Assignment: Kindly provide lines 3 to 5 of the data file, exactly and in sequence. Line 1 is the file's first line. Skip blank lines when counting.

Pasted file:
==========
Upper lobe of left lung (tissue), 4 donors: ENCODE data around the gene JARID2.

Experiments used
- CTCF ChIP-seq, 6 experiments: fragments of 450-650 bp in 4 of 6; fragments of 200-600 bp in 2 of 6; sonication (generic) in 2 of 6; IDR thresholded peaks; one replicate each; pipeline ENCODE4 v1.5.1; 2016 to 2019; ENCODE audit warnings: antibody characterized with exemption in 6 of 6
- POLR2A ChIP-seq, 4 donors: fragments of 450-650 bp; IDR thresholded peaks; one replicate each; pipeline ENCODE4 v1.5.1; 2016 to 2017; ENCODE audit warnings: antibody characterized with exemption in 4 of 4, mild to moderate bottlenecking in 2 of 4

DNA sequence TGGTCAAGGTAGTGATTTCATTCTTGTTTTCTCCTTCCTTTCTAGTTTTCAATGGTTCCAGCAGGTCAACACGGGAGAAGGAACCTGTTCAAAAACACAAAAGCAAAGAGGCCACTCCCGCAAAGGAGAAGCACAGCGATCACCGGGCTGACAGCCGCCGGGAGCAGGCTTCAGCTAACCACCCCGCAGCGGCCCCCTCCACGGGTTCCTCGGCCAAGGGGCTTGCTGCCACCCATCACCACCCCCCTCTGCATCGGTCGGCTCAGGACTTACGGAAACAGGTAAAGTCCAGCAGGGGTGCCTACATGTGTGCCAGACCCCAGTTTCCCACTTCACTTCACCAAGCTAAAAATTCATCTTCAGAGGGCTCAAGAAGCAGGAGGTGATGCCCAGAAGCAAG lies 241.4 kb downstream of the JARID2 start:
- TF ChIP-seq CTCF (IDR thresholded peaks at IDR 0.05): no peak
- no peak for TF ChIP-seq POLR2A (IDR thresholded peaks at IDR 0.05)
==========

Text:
- CTCF ChIP-seq, 6 experiments: fragments of 450-650 bp in 4 of 6; fragments of 200-600 bp in 2 of 6; sonication (generic) in 2 of 6; IDR thresholded peaks; one replicate each; pipeline ENCODE4 v1.5.1; 2016 to 2019; ENCODE audit warnings: antibody characterized with exemption in 6 of 6
- POLR2A ChIP-seq, 4 donors: fragments of 450-650 bp; IDR thresholded peaks; one replicate each; pipeline ENCODE4 v1.5.1; 2016 to 2017; ENCODE audit warnings: antibody characterized with exemption in 4 of 4, mild to moderate bottlenecking in 2 of 4

DNA sequence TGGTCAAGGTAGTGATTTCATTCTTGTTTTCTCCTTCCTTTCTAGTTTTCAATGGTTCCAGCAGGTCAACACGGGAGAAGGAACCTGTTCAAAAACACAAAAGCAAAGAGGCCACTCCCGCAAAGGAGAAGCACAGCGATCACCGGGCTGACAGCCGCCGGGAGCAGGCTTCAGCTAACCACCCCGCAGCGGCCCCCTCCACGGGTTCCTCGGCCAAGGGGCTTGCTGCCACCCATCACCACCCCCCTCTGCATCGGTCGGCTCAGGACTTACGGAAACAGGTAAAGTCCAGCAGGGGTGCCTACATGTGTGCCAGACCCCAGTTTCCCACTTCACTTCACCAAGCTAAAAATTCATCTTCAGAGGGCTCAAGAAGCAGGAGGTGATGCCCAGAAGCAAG lies 241.4 kb downstream of the JARID2 start: